Do you feel like you are a guide to the reader? You are taking them on this journey, and at the end, I often feel that  when I finish a book, poetry or prose in a way, I've sort of had to stop talking to the author, if you know what I mean.

I do know what you mean exactly I think the best way to put it is that I like to feel that the reader is in the room with me and that I am able to, I don't know if guiding them is, but I'm able for them to hear my voice.  And to relate. How their feelings are responding to that voice.

 I think it's more a can you hear me?  When you open the book and you look at the poems,  can you hear me? And I like to think that, that I'm making the work accessible enough that they can hear me and that they can open themselves to it.

From your place of experience and, and your lived experience of writing, do you have any tips for aspiring writers of any age? 

Read until your eyeballs fall out and then read some more I think readers, authors should read extensively before they begin to write and during their writing times.

I think they ought to read everything from poetry to science journals, to romance novels, to cookbooks. There is a story a poem. Everywhere in the world around us. And there is so much available for us to read and learn from. Another thing is to get in touch with other writers, find out what their process is, what they hope to do.

When I had my kids who needed me, I got up before the sun in road later I wrote on my lunch hours and at work and coffee breaks and buses and. Coffee shop. So I would say write anywhere you can write anywhere that's that, that you have a space to write and read. Just don't stop reading because it absolutely is a foundation for all of your, a creative.

Juices.  I have heard people say things like, well, I don't read because I don't want it to influence my work. Let it influence your work. You, you could do worse. It's, it's those influences are, are fabulous, beautiful, creative geniuses who wrote things, read them. It won't hurt your work.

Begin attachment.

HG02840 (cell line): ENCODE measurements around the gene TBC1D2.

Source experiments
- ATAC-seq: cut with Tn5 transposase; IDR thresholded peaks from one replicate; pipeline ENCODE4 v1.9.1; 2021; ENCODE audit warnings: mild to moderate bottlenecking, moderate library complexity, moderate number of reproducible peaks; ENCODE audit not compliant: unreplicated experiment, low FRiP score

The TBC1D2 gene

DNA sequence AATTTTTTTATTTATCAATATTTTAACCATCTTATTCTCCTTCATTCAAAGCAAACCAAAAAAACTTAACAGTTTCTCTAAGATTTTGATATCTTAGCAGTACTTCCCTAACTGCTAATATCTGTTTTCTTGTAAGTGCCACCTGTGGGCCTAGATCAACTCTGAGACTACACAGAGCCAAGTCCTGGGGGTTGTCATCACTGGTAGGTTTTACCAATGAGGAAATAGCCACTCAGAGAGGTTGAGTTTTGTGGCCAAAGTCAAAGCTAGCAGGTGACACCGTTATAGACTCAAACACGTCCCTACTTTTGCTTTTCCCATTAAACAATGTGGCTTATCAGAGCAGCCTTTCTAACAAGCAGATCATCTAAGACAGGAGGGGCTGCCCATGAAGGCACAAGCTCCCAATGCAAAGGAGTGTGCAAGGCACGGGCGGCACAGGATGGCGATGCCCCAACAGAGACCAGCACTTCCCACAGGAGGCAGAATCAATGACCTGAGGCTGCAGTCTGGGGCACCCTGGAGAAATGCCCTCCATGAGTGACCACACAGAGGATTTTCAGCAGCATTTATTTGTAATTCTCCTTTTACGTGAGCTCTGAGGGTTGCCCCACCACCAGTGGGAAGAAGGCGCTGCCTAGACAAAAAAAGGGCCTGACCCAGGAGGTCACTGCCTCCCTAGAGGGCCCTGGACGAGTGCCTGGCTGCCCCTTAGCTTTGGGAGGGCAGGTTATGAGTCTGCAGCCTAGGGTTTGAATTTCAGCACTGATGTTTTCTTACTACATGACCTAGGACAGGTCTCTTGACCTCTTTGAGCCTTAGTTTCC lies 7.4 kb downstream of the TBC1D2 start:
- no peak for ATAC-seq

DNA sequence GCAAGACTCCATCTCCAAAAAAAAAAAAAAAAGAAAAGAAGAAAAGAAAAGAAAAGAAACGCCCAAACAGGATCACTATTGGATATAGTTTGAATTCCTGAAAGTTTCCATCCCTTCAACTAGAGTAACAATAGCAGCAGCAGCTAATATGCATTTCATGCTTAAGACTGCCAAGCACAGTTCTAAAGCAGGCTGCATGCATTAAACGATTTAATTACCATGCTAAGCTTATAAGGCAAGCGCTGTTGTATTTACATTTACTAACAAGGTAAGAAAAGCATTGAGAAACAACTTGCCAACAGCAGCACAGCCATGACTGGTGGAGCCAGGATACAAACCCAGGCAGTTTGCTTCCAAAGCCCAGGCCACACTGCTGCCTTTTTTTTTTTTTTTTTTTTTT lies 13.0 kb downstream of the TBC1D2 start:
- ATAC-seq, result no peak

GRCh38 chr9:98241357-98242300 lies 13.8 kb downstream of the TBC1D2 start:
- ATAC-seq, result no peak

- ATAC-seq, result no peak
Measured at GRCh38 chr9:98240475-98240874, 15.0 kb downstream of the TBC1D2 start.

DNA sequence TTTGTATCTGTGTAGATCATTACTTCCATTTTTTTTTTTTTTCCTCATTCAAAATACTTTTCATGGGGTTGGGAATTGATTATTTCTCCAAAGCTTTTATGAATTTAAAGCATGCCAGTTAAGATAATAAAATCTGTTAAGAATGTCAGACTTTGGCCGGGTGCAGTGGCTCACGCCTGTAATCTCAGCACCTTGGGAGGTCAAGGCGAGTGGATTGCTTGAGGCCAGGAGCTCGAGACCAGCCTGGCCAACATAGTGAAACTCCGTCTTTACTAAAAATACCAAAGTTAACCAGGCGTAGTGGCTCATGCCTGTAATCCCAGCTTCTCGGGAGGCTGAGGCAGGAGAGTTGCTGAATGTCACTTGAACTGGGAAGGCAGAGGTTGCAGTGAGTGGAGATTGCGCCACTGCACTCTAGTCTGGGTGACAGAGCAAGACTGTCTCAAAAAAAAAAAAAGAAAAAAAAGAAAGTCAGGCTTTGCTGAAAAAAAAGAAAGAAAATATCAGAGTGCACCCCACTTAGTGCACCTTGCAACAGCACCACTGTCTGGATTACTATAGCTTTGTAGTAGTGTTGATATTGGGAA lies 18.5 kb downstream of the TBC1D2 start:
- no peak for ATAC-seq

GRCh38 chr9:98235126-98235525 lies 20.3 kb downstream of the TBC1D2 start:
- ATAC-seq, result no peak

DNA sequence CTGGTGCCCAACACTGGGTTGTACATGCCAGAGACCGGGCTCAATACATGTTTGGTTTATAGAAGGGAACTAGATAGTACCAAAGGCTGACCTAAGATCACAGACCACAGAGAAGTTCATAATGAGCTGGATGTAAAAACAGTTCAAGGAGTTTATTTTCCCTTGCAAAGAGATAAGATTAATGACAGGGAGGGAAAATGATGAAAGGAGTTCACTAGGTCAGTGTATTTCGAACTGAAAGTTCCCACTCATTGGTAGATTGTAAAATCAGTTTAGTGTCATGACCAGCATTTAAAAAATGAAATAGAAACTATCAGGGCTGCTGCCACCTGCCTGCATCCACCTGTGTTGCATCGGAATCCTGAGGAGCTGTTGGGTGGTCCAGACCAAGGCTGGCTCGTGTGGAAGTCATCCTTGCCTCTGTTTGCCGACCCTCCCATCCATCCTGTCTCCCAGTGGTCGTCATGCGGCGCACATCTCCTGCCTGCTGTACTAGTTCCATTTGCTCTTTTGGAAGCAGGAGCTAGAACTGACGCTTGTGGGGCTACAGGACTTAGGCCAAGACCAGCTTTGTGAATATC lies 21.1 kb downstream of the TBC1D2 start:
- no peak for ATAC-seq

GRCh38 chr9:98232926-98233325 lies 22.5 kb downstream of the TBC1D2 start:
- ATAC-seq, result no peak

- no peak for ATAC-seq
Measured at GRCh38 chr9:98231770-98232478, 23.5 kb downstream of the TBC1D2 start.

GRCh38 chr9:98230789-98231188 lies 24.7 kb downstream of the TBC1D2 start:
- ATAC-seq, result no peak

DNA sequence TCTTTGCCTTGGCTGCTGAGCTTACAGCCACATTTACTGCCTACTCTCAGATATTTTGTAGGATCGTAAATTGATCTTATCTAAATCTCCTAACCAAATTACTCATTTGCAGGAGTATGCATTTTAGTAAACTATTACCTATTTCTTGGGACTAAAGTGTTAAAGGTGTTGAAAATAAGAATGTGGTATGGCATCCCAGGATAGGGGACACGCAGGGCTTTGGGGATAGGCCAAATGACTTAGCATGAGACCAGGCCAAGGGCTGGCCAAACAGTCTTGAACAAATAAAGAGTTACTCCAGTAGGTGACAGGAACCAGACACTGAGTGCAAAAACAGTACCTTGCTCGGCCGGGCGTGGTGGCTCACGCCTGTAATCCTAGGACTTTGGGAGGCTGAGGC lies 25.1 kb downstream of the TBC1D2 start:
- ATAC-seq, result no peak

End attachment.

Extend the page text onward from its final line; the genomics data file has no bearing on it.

I take a lot of issue with the idea of the solo creative, the, the person who draws only from themselves. Because not only is that going to produce work that is incredibly insular and maybe your audience will not be able to relate to, but in addition, That's not the way that humans work.

We are a social species in all of our endeavors. Our job is to share our knowledge, share our experience, share our skills.  I kind of think of it like  throwing things ahead, not just between parents and children, but any. People in your life, you kind of go, okay, I got this, I gathered this from my experience.

Okay. Catch you, take it forward. Cause I can't keep walking, 

Yes, that's exactly right. We are social beings. I get so many ideas from conversations that I hear that I overhear or that I'm having with someone. It tells me. What people respond to.  If I'm just in the here all by myself and just ringing about me only it's gonna get pretty dull, pretty fast.

I'll have conversation with someone about Lost love like is somebody that they once love very much and how the thing went, you know? And I'll think to myself, that's how people respond to lost love I thought. They responded this way, but they don't always, this person is telling me another way they responded.

So when I write something about that then I've got the insight from somebody else I can reach out and try to touch that in readers. 

If people would like to hear more from you or, or see more of your work 

To purchase my books, folks in your part of the world can find them on Amazon uk. You just look for my name, Martina Reese Newberry, and in the US and Canada. Readers can afford order for me directly@martinanewberry.com. There's a bookstore tab on that site or from dear brook editions.com.

My publisher. Also my email address is martina newberry gmail.com and I can be reached there at any time for chatting or answering questions or taking suggestions. I'm on Facebook and LinkedIn. And also my husband is a gifted media creative. And for those people who like audio presentations, his can be found@projectwasabi.com.

. Martina, thank you so much for coming to speak to us today. This has been a genuinely lovely conversation. 

Oh, Rosie, thank you so very much for asking me. 

You can hear more from Martina on her website I’ll leave a link in the description. If you want to stay up to date with the goings on here at Yorick Radio then you can follow us on social media, check out our website and subscribe if you would like to hear more.